Your music, movies, TV shows, apps, and more. Forget rifling through stacks of CDs or flipping through channels. All from your Mac or PC. View your library by artist, album, episode, year, rating — any way you want. Turn CDs into digital music by importing them to iTunes.
The perfect partner for your new iPod or iPhone
Pour one out for your high school mix tapes: Apple announced Monday at its annual Worldwide Developers Conference WWDC that it's shutting down iTunes, its year-old digital media software. In its place, Mac users will have three individual, dedicated apps for music, podcasts and TV, similar to the current iPhone setup. The transition will take place when the macOS Catalina, the latest version of Apple's Mac operating system, debuts in the fall. While the news initially alarmed users, you can rest easy: Apple confirmed to CNBC Make It that your iTunes content isn't going to just disappear into the digital ether. The company confirmed that when Mac users update their software, music currently in your library will transfer to the Apple Music app and TV and movie purchases will migrate to the Apple TV app. While the company promises that users won't lose content, it's a good reminder that digital files can come with quirky ownership rules. When you lawfully buy a physical CD, DVD or book, for example, the Copyright Act allows you to sell, lend or give away your copy, because you own it.
We have scanned the file and URLs associated with this software program in more than 50 of the world's leading antivirus services; no possible threat has been detected. Based on our scan system, we have determined that these flags are possibly false positives. It means a benign program is wrongfully flagged as malicious due to an overly broad detection signature or algorithm used in an antivirus program. To continue promising you a malware-free catalog of programs and apps, our team has integrated a Report Software feature in every catalog page that loops your feedback back to us. Flag any particular issues you may encounter and Softonic will address those concerns as soon as possible. Apple originally introduced the software to be used with its then new device, the iPod. Since then, it has been a tool for users of iPods, iPhones, iPads and more to sync music and media to their devices or play it from their desktop or laptop. As an official apple product, it comes pre-installed on Apple computers and laptops. In these updates, Apple makes bigger changes that typically address the user interface or Apple Music integration. Windows users can choose which drive to install the software on when running the application setup.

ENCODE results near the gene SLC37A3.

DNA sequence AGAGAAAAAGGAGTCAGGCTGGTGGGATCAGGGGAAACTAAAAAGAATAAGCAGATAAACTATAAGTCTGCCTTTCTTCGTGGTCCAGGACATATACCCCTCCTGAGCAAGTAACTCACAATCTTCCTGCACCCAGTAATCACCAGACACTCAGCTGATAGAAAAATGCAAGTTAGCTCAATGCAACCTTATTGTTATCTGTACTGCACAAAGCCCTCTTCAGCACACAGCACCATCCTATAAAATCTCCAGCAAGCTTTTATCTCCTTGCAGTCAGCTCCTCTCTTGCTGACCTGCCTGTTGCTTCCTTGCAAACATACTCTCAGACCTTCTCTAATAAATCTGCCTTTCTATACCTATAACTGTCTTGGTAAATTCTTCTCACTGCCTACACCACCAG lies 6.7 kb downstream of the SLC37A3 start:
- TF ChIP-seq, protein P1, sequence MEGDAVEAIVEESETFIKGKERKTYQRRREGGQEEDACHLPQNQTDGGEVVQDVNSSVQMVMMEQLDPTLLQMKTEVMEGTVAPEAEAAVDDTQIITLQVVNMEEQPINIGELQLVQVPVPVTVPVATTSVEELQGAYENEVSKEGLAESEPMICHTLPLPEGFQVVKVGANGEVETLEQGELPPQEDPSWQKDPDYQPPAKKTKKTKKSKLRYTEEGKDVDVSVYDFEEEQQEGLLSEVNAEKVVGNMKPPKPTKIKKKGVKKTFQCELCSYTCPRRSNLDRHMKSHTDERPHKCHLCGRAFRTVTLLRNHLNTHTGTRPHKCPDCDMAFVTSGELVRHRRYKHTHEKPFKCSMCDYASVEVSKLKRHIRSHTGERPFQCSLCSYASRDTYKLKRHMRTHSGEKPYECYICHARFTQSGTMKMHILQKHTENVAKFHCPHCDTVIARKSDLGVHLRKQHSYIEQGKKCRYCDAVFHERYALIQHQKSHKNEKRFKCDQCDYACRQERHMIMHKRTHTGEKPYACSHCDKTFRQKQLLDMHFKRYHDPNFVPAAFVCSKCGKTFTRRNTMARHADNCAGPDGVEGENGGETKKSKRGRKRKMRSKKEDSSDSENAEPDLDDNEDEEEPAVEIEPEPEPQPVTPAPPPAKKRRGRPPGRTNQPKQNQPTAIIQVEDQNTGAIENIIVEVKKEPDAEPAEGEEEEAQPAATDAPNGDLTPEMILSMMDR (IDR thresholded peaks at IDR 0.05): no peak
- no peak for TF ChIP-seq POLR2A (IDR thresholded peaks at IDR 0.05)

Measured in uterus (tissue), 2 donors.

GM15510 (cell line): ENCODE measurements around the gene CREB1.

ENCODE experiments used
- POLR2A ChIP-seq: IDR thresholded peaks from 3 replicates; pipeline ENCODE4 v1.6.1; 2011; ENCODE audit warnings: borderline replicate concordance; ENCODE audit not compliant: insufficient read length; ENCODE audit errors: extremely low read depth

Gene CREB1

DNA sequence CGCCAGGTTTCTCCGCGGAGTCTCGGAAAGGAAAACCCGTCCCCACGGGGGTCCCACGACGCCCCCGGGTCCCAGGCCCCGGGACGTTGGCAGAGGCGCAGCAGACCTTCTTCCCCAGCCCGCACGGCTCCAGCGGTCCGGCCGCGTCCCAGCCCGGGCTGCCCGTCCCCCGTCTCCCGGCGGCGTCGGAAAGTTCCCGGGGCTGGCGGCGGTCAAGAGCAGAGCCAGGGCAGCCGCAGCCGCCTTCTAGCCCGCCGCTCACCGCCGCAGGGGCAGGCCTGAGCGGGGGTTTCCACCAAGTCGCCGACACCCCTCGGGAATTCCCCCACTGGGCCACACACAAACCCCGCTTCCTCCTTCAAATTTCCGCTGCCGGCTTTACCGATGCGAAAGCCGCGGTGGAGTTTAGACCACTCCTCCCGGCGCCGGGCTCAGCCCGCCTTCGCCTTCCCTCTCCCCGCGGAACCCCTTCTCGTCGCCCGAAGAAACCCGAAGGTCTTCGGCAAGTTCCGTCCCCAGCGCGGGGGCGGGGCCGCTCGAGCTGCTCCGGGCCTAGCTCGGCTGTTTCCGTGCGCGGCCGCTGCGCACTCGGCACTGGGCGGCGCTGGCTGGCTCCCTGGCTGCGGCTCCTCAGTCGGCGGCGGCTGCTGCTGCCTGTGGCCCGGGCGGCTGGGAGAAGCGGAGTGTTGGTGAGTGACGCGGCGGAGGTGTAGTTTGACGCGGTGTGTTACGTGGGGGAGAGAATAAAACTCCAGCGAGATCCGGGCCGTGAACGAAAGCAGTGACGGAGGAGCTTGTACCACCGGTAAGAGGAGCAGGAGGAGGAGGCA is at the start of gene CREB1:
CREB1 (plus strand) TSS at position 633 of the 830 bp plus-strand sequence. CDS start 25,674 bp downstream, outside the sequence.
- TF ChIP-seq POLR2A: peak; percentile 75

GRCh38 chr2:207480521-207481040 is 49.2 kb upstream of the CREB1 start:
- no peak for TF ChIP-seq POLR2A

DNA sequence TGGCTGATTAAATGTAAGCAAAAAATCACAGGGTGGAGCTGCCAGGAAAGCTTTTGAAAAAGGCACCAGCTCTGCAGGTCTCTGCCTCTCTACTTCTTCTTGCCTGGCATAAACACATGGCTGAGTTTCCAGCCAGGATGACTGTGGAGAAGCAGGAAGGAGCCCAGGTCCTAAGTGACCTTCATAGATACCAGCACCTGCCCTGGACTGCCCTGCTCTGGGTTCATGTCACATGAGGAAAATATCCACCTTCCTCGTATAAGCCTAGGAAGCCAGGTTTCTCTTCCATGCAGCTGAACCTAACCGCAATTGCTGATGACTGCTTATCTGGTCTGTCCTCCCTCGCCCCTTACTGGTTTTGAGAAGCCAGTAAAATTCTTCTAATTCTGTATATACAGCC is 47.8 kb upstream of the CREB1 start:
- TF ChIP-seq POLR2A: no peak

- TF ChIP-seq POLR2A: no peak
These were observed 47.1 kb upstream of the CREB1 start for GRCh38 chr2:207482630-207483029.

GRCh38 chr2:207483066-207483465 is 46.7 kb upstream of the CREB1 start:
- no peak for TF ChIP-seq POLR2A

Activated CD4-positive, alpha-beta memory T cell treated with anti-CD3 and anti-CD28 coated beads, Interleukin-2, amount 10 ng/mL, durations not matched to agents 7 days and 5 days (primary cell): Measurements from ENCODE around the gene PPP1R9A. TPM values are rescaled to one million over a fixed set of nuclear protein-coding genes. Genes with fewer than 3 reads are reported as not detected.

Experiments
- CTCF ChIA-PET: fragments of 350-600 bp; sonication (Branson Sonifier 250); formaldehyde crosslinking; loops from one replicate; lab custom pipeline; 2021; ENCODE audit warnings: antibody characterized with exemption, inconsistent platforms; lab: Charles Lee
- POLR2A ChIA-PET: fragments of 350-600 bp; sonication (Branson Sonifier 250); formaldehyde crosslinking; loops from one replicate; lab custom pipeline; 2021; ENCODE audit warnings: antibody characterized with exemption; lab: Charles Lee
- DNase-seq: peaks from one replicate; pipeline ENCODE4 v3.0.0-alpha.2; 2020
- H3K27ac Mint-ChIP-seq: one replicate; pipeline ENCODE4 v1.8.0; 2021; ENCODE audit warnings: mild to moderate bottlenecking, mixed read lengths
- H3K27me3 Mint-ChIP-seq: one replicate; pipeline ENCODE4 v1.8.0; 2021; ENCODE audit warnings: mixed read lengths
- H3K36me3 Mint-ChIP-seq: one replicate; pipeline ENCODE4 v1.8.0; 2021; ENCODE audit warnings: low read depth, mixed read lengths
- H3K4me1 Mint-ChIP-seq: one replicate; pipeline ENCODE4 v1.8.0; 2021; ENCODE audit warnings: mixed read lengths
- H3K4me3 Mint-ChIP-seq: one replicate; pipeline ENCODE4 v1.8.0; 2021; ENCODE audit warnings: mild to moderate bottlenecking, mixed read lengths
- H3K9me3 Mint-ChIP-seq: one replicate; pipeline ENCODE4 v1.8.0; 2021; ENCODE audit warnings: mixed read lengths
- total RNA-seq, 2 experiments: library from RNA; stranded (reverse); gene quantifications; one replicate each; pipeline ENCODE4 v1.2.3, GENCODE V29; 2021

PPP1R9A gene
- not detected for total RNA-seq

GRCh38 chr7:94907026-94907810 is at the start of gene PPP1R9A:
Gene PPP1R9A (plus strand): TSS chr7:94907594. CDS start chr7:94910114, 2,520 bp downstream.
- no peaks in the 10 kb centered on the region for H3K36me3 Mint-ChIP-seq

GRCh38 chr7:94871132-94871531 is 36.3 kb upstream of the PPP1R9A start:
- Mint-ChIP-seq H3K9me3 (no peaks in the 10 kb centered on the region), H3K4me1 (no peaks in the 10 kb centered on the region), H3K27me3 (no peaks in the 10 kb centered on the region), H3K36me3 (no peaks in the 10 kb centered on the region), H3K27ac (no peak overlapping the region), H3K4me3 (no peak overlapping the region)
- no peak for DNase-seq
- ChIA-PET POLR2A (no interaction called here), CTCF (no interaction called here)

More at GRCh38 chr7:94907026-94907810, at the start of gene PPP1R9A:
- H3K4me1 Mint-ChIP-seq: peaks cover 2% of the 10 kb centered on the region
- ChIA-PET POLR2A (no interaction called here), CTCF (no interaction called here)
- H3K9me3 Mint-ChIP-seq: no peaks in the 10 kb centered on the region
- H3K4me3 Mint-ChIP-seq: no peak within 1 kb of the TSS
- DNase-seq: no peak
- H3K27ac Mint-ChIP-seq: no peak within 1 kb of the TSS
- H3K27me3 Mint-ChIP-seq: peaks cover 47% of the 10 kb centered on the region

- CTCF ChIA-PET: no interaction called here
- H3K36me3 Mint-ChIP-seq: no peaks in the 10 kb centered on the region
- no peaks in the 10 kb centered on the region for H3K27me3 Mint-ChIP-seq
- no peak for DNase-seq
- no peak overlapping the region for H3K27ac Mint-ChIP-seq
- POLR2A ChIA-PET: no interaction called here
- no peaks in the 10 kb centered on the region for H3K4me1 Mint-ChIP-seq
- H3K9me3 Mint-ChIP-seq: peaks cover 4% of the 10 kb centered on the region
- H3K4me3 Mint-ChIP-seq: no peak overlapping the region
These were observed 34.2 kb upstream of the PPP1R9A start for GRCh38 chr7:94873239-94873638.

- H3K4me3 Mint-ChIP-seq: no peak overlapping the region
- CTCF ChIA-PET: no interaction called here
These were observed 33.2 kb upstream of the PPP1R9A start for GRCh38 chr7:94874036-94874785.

ITunes is a free program developed by and available from the Apple Corporation, that can be downloaded to a Mac or PC. You can also use iTunes on an iPod , iPad or iPhone. Here's how to add music to iTunes from audio CDs. Open your iTunes application. Put a CD into your computer's CD drive. A dialog box will open asking if you want to import the CD. Select Yes if you want to import all of the CD's content into your iTunes library. Select No if you only want to import some of the CD's content. Then click the boxes by the tracks you don't want to import, so that they no longer have crosses in them. Select Import CD.